Staff Entertainment – Tax Exempt or Benefit-in-Kind?

Staff meal

Do you provide occasional entertainment to your employees? There’s a common misconception that staff entertainment is automatically exempt from tax – and with a lack of clear guidance from HMRC, many businesses are under-reporting it for benefit-in-kind (BiK) purposes. In this article, we’ll help you understand when entertainment is and isn’t taxable, so you can proactively plan to minimise your tax liabilities, keep the correct records, and ensure the right amounts are reported to HMRC. Carry on reading for more information, or contact our friendly team today for professional advice.

What is Staff “Entertainment”?

Staff entertainment or hospitality can cover a wide range of activities – from large events (Christmas parties and Summer BBQs) to smaller gatherings (work lunches) – even if they’re incidental to another event, like a staff conference or training session.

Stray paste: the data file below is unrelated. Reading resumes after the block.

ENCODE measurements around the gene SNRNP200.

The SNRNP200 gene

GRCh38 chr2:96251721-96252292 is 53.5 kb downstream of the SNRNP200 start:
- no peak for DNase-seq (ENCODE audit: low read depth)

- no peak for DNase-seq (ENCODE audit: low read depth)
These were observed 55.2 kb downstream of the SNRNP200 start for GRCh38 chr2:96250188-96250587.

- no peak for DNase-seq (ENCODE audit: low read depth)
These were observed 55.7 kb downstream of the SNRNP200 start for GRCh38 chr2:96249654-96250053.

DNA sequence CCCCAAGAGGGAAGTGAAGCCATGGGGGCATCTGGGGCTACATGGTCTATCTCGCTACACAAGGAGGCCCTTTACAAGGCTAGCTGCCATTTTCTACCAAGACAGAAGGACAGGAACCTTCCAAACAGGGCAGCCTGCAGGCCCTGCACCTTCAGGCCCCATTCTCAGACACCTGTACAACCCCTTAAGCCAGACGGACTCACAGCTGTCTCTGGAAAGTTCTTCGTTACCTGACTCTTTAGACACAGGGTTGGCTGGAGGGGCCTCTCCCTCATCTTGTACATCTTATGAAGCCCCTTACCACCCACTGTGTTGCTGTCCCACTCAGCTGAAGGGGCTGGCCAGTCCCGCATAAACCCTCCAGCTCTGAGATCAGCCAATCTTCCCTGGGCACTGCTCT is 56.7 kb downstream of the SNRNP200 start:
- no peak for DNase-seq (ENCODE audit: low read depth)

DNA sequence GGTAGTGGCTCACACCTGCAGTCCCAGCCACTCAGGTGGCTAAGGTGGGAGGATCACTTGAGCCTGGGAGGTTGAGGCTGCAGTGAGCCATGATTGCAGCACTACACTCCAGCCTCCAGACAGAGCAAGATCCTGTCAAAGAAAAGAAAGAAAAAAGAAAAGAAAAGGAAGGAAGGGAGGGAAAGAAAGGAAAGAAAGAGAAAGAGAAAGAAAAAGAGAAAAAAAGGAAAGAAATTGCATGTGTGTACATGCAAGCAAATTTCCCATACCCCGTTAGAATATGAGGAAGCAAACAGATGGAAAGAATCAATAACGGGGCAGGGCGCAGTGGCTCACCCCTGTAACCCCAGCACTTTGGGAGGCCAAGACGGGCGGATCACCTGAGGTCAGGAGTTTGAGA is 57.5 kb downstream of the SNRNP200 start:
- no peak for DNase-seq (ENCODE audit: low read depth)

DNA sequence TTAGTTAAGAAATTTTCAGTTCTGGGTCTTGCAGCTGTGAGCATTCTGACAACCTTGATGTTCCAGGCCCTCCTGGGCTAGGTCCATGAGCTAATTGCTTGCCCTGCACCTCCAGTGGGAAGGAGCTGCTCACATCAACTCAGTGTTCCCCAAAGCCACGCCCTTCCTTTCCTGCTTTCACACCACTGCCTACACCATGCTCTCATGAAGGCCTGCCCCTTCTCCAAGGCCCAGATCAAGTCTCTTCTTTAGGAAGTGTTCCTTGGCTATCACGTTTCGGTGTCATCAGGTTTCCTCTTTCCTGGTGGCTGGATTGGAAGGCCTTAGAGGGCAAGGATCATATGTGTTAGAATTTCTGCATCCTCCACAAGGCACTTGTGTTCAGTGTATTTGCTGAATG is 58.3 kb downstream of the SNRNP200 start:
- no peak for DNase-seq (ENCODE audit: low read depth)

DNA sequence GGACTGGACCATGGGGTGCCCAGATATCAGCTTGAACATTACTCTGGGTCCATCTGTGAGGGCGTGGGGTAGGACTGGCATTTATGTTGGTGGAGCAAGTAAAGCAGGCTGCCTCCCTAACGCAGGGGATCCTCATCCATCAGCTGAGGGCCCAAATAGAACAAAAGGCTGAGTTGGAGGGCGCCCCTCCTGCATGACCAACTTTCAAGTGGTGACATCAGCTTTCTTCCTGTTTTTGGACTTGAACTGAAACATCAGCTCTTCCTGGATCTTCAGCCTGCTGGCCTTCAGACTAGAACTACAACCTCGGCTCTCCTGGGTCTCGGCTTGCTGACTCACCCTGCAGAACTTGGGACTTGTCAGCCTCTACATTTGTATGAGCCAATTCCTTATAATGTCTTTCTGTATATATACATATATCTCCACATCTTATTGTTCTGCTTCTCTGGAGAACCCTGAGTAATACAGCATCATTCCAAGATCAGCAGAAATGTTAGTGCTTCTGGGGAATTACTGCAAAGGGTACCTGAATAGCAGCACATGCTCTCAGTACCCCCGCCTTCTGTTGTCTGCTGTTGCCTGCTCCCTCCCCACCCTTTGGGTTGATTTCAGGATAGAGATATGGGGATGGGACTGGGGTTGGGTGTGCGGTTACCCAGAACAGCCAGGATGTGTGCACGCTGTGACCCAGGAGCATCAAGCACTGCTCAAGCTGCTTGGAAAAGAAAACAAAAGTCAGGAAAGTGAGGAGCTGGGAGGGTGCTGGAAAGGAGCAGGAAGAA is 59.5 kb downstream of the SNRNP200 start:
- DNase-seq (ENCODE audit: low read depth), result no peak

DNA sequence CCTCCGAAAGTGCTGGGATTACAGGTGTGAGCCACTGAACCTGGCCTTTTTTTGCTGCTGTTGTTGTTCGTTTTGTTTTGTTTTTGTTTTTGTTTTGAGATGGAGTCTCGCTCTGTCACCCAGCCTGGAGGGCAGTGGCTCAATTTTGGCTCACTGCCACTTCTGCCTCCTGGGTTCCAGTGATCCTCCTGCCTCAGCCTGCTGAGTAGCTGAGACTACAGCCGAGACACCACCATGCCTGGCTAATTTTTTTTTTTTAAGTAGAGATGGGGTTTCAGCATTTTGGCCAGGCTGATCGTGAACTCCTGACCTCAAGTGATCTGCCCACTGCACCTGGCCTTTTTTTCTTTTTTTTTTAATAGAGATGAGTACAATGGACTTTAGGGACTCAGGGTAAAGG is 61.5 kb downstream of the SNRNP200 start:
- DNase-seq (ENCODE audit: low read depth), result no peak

When is Entertainment Taxable?

Initially, all staff entertainment is considered taxable – however, you can minimise tax and NI liabilities if you either structure the entertainment to qualify for an exemption (see “Entertainment Exemptions” heading below) or choose an alternative entertainment that does qualify.

If no exemptions apply, entertainment will be classed as a benefit-in-kind, meaning:

Alternatively, with HMRC’s agreement, it can be reported through a PAYE settlement agreement, but this method tends to be more costly due to tax grossing up. In cases where an employee’s family or household members are entertained (taxably), the tax liability will fall on the staff member.

HMRC Penalties for Under-Reporting

For tax years where taxable staff entertainment has been under-reported, HMRC could look to recover as far back as four years of tax, and six years of NI. Penalties may also apply, and interest could be charged on the unpaid tax and NI.

If a business makes a voluntary disclosure for past years, and it’s unprompted, this could mitigate potential penalties for underpaid tax – contact us today to see how we can help.

Entertainment Tax Exemptions

There are staff entertainment tax exemptions that apply to certain situations, and other potential reasons for entertainment not to be taxable, such as:

Annual Functions Exemption